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Impact of the Affordable Care Act
The Patient Accountability and Affordable Care Act, generally referred to as the Affordable Care Act, or ACA, was signed into law in March 2010. The ACA was designed to expand insurance coverage, improving access to health care.
Key provisions were included to benefit those of lower SES, including Medicaid expansion and federal health subsidies for those living at 138% of the federal poverty level, and large subsidies for those at 100% to 400% of the federal poverty level who purchased insurance plans through ACA exchanges. In January 2014, the most impactful ACA provisions took effect, including the expansion of Medicaid in 24 states and the District of Columbia.6
Data from the 2011 to 2015 Behavioral Risk Factor Surveillance System (BRFSS) found that, from 2013 to 2015, there was a 15% increase in health insurance coverage among poor populations in states that voted to expand Medicaid under the ACA. In addition to the significant increase in rates of the insured, there was also a 7.7% increase in those who reported access to a primary care physician, and a 7.5% reduction in reports of avoiding care due to prohibitive cost; these changes were also mostly limited to poor populations, but also extended to specific vulnerable populations, including immigrants.6,25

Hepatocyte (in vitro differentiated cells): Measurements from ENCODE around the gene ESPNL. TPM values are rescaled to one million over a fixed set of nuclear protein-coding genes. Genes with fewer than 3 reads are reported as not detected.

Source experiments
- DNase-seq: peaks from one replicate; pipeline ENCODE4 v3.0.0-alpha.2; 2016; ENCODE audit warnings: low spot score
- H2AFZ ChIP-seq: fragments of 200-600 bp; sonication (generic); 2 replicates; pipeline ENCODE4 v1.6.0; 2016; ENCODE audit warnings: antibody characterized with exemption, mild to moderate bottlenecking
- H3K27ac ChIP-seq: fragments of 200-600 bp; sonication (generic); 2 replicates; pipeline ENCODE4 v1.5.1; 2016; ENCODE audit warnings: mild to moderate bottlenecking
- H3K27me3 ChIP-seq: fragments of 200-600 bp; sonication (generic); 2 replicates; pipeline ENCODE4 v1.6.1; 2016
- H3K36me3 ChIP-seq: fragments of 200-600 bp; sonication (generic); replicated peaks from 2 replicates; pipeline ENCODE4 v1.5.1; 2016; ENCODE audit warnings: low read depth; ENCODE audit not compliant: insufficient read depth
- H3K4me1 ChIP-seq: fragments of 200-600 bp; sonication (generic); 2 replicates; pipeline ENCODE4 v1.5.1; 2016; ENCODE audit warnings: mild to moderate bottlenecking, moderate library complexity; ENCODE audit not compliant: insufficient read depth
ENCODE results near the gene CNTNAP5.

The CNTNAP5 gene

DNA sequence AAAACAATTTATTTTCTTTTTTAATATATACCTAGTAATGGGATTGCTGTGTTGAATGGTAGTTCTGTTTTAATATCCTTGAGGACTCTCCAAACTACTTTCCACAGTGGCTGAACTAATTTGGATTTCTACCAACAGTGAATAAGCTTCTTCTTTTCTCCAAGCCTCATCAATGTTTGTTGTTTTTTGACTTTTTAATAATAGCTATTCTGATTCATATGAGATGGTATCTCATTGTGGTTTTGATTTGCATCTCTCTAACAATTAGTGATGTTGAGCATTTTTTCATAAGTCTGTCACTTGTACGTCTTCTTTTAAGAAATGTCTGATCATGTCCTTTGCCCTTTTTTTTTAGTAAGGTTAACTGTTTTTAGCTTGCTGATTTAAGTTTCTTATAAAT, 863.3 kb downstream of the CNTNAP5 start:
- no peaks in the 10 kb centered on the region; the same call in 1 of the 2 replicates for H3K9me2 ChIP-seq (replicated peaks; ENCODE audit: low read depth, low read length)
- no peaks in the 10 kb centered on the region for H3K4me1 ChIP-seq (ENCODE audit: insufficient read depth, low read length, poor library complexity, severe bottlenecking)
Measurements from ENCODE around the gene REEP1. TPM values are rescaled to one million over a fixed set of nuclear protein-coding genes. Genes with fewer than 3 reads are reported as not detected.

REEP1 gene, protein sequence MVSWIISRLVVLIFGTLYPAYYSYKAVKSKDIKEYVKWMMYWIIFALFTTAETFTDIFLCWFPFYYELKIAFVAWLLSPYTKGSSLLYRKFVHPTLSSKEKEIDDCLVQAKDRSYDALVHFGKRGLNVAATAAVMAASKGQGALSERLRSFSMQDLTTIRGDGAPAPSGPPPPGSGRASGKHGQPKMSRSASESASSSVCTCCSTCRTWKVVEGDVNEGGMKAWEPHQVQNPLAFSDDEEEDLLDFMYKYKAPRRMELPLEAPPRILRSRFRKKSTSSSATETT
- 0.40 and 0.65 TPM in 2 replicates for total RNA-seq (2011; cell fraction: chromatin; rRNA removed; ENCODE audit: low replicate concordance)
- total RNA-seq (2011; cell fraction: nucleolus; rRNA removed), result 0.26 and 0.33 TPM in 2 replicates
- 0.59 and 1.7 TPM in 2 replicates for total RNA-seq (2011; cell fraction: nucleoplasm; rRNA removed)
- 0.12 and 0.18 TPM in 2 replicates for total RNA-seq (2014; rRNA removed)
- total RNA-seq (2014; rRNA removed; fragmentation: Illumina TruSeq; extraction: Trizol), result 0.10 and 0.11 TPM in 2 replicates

Expansion states also saw increased coverage and lower uninsured rates in rural areas; in fact, growth in Medicaid and decline in the uninsured rates in rural areas exceeded those in metropolitan areas.25
In an analysis of data from the Consumer Expenditure Survey from 2010 to 2015, Glied et al.6 found that low-income families in Medicaid expansion states saved an average of $382 annually in health care-associated costs and were less likely to report out-of-pocket spending on insurance premiums and medical care compared to families in non-expansion states.26 Americans who benefited most from ACA provisions were the unemployed, those without a college degree, and those earning a low income; in other words, those who were most likely to be excluded from an employer-based health insurance program.6
The proportion of nonelderly adults lacking health insurance fell from 20.5% in 2013 to 12.3% in 2017, a decline of 40%, while all U.S. racial and ethnic groups saw comparable, proportionate declines in uninsured rates, according to a 2019 analysis of data from the American Community Survey by Chaudry et al.27
Latino Health Insurance Coverage with the Affordable Care Act